By Swami Harshananda
Purandaradāsa (A. D. 1484-1564)
The Haridāsas of Karnataka have contributed significantly to the Bhakti Movement, the religious movement that chiefly propagated the cult of bhakti or devotion to God, as the best means of
Purandaradāsa was a pioneer in this field.
His biographical details as have come down to us by oral traditions seem to be more mythical than real or historical. Piecing together all such details as are available now, his life can briefly be stated as follows:
He was born sometime in A. D. 1484. His father, Varadappa Nāyaka, who was a fabulously rich diamond merchant, christened him as Śrīnivasa Nāyaka and educated him not only in the traditional learning—Sanskrit and scriptures—but also in music and the family occupation.
In course of time he became a fine young man and was married to a pious girl Sarasvatī from a decent family. He then took over his father’s business and further improved upon it.
In spite of immense wealth he was a miser to the core. He never helped the people who were in distress and approached him for assistance. Once a miraculous incident, for which his pious wife was the cause, totally transformed his life. He distributed all his wealth to the needy, became a beggar for the sake of God and approached the great sage Vyāsatīrtha (A. D. 1447-1539) for initiation into spiritual life. The sage readily obliged and gave him the new name Purandara-dāsa.
Since then, Purandaradāsa spent the rest of his life, until his final departure from this world (in A. D. 1564), in spiritual pursuits, spreading the cult of devotion to God and the message of moral regeneration among the people, both the classes and the masses.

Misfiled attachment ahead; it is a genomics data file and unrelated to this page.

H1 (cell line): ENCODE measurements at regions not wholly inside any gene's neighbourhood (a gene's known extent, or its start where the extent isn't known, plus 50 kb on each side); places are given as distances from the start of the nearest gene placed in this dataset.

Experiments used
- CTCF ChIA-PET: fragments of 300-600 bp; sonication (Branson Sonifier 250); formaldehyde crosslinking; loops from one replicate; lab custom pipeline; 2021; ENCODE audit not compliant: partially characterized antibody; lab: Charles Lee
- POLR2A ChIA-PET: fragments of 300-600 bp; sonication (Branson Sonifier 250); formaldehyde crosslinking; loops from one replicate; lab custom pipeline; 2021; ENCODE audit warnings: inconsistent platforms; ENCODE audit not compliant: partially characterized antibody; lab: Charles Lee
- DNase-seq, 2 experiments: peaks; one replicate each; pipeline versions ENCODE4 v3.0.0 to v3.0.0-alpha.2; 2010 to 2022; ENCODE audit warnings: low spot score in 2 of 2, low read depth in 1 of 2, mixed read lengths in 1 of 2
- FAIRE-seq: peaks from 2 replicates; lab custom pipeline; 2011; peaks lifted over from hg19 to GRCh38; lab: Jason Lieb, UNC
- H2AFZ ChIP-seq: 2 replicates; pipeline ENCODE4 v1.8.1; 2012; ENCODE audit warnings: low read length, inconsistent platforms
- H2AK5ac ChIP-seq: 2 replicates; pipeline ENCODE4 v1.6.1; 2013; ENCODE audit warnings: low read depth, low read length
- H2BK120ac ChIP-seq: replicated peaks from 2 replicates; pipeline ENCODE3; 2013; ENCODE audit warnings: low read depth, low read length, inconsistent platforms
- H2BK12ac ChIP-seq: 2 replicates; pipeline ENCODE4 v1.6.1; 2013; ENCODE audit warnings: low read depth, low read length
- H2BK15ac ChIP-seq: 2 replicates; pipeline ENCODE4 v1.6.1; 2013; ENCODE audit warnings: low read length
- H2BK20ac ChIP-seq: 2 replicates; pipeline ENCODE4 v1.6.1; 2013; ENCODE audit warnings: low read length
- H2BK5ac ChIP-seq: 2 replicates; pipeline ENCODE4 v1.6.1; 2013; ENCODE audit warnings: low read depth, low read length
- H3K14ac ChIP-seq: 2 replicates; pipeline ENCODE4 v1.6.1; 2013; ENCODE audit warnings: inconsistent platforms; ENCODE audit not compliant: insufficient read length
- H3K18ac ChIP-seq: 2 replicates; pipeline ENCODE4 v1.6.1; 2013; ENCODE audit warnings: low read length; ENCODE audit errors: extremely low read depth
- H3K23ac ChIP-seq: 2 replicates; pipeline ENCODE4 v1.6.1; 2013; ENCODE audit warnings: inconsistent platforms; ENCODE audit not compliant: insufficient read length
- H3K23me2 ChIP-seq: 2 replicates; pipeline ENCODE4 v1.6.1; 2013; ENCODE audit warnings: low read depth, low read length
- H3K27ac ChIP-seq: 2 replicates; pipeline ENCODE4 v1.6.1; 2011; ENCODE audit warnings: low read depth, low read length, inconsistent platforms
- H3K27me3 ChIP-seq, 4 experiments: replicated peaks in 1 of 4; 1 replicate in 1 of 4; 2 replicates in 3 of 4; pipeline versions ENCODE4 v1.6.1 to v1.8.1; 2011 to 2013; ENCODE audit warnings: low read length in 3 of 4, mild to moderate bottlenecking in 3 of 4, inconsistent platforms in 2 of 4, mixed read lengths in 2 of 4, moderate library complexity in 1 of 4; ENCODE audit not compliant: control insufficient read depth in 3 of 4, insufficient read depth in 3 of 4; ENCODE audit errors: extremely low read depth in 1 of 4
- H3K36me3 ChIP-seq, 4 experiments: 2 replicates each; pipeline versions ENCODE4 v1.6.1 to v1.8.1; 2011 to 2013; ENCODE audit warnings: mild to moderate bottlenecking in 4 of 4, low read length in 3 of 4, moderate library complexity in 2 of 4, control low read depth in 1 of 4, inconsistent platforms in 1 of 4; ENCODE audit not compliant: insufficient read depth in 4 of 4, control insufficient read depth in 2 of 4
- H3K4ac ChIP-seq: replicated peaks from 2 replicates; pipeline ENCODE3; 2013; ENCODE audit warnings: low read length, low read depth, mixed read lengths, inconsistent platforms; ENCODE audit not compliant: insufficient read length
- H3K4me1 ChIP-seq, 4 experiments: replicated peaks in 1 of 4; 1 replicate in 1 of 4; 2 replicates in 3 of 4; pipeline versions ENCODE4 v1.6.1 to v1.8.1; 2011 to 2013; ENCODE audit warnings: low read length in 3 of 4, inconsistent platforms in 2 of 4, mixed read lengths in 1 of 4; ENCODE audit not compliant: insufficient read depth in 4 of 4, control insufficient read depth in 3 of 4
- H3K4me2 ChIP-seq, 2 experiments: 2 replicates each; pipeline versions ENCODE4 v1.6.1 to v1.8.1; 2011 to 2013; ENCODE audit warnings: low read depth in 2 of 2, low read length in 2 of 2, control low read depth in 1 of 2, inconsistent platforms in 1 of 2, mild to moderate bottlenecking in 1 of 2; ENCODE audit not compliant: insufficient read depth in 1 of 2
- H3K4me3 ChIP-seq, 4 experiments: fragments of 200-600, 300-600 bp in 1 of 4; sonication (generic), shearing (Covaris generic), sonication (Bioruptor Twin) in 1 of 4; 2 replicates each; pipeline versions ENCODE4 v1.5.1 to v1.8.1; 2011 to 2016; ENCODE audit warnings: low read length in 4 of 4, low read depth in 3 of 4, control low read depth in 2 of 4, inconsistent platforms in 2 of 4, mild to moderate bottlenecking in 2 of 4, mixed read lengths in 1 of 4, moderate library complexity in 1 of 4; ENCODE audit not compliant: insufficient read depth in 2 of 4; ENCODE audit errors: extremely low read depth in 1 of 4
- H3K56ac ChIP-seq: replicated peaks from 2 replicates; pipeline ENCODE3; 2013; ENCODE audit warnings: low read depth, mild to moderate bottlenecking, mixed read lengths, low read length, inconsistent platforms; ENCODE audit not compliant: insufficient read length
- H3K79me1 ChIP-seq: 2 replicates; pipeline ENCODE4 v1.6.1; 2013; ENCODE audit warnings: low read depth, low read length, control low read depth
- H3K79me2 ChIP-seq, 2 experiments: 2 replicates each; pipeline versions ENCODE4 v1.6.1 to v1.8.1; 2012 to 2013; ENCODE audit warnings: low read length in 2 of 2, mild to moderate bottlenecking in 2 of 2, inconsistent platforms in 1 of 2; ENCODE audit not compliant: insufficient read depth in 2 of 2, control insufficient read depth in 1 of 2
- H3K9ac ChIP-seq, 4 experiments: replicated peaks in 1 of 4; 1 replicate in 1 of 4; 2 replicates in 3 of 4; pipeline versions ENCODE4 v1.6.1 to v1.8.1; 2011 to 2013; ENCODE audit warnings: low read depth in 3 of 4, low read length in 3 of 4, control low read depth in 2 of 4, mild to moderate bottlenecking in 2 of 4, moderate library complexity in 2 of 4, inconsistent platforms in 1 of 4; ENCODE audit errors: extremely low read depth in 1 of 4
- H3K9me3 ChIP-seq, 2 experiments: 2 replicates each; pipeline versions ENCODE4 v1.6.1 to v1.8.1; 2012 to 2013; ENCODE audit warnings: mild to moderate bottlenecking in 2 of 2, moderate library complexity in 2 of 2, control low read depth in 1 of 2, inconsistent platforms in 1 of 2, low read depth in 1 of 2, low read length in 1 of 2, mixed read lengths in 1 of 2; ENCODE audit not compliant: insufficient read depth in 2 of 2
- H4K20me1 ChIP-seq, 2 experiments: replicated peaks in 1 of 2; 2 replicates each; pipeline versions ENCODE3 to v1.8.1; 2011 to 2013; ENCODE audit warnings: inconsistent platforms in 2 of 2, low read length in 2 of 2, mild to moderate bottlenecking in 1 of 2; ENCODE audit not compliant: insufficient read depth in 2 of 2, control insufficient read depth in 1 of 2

Kanakadāsa (A.D. 1508-1606), another great saint, was his contemporary.
The most valuable contribution of
Purandaradāsa is in the field of classical and devotional music, now well-known as South Indian or Carnatic music. He greatly simplified the methods of teaching, as also learning, which are being followed even today.
Almost all his songs are in Kannada, the lingua franca of the Karnataka State and the rest in Sanskrit. Though he is said to have composed 4,25,000 songs, only about a thousand are available now. Even among these, it is difficult to say which ones are his original or real compositions.
Since he toured the country extensively, visiting most of the important places of Hindu pilgrimage, the maximum number of his compositions are devoted to a nice description of these places.
Other topics dealt with in them are: the philosophy of Madhvācārya (A. D. 1238-1317) to which school or cult he belonged; the great teachers of this school; various celestial worlds; stories and anecdotes from the purāṇas; descriptions of gods and goddesses; daily routine of a devotee of God, especially a brāhmaṇa; and devotional songs on the various aspects of God.
He is also reputed to have authored some independent literary works like the Dr a upadivastrāpaharana, S udāmacaritra and Paratattvasāra. However, none of these is available now.
See also DĀSAKUTA.
- The Concise Encyclopedia of Hinduism, Swami Harshananda, Ram Krishna Math, Bangalore